- TF asks where I am: SE London. Where? Lewisham East. He can’t remember the MP Heidi Alexander. Oh, yes, I know her, he says politely.
- So you’re confident? TF cautiously: … I’m not sure confident is the word … Optimistic? Yes.
- Talk of the PM’s boring soundbite persona; TF seems to echo that it’s boring, talks of being 2 weeks in to election, 5 weeks to go. He is about to talk of the implications of people thinking it’s a foregone conclusion – getting into second-guessing and speculation from a partisan stance – when he’s told that some other people on the platform want to meet him. I say wish you all the best here.
TF is fit, quite tall and solid, open, personable, not hiding from the public as TM is. Able to speak volubly, fluently at a moment’s notice; able to be polite and reasonable and give no offence. I’m impressed. On the train he takes a discreet backward-facing seat with his young aide beside, and quietly reads from a yellow ring binder to Victoria; answering his phone once briskly and giving nothing away; talking just a little about things coming up. He walks into Victoria, undisturbed by the dozens of travellers around him.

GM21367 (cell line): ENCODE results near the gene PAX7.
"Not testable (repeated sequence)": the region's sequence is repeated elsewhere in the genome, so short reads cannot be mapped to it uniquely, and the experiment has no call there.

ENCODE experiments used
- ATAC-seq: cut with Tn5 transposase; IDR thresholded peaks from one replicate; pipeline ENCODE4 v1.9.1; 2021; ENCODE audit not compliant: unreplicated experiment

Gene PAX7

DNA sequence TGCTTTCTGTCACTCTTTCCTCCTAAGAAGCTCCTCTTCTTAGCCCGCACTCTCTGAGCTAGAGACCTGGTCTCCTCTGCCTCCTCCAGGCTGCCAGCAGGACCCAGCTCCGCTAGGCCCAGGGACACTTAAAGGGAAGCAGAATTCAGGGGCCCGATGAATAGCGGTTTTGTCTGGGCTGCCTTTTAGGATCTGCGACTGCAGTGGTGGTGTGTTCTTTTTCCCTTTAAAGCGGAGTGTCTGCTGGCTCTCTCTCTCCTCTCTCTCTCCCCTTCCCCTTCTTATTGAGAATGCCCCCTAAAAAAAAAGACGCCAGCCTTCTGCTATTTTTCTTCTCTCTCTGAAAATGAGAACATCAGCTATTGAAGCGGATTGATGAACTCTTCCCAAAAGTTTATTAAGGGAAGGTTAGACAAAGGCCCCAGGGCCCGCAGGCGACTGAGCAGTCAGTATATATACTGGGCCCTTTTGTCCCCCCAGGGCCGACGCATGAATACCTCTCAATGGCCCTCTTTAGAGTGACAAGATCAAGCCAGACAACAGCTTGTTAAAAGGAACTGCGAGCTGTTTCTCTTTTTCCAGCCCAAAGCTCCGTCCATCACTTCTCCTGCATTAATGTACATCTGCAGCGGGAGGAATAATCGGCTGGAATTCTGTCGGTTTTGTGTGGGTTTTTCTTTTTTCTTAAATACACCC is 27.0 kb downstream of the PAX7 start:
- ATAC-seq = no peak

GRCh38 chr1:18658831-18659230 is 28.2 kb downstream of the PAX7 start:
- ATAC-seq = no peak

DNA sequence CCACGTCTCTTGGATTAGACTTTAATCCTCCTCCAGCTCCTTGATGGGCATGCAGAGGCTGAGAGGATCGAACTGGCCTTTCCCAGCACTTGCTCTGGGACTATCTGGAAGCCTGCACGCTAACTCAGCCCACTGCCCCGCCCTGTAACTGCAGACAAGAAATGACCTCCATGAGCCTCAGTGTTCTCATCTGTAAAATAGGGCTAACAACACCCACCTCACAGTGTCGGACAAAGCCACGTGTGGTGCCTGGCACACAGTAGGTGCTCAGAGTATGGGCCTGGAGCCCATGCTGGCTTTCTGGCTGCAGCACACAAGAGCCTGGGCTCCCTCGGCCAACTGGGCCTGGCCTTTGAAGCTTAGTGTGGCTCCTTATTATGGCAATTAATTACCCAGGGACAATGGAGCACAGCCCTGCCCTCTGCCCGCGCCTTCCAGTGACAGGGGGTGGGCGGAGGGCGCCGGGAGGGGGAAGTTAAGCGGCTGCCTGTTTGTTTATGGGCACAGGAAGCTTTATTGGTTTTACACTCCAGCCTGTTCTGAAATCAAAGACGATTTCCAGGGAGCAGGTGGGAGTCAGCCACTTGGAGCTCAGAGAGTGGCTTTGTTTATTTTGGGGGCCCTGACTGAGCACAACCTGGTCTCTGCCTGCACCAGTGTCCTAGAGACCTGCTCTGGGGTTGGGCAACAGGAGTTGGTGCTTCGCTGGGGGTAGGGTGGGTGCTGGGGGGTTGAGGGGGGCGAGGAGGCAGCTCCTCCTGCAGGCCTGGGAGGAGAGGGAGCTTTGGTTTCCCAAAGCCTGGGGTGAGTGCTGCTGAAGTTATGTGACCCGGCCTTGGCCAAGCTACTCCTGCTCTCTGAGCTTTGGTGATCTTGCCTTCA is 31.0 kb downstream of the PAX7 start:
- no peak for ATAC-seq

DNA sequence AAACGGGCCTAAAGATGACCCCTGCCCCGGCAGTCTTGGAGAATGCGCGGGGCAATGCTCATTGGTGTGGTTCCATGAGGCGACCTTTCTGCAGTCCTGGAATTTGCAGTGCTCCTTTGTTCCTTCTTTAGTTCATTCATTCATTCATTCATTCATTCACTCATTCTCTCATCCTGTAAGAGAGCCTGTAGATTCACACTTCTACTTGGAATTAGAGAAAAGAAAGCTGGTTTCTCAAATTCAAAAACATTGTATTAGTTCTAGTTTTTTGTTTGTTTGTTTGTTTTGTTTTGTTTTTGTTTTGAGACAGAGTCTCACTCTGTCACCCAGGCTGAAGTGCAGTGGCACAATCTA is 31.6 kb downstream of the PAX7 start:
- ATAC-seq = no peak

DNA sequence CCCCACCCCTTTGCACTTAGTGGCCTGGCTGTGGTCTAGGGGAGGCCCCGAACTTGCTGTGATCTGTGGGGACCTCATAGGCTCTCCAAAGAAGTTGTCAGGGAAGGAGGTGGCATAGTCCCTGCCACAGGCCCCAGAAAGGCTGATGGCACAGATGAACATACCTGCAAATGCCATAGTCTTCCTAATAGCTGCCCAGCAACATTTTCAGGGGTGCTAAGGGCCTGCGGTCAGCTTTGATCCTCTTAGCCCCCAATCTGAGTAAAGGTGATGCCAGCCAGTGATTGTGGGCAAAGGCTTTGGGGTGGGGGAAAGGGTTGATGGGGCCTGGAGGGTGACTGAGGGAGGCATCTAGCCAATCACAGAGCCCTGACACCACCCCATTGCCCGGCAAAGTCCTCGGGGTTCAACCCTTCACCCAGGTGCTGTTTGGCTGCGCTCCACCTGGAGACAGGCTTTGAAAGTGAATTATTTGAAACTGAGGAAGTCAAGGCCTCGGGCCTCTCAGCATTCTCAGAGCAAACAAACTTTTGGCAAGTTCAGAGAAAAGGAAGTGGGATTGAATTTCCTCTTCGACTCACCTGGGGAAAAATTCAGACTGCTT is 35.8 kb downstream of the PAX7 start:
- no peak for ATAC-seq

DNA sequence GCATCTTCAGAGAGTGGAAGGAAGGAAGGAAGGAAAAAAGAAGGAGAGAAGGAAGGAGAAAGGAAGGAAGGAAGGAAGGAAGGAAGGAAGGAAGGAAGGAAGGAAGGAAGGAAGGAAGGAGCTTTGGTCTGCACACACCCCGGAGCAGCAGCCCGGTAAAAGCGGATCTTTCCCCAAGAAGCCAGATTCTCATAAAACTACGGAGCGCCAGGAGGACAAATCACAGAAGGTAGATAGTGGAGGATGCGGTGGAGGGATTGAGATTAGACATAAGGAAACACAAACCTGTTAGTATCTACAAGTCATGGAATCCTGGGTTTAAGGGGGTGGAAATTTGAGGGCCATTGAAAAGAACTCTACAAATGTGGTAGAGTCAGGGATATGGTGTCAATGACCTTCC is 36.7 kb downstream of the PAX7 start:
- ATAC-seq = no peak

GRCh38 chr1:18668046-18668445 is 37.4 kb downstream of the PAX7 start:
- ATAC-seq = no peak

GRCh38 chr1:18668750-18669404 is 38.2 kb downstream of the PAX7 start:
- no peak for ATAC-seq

Farron made a good impression on me. Why hasn’t that happened with the rest of the public? Why haven’t the Liberal Democrats surged, for instance among liberal people who think Labour is too far left or among pro-EU people? I can’t tell. I don’t blame Farron: in truth I think he’s been terrific every time I’ve heard him, never mind his admiration for Prefab Sprout.
The Last Battle
I am struck daily by the courage and dedication of people who have campaigned online and in the media for Labour. Eight hours from the close of the polls, I pay a last tribute to a familiar pair.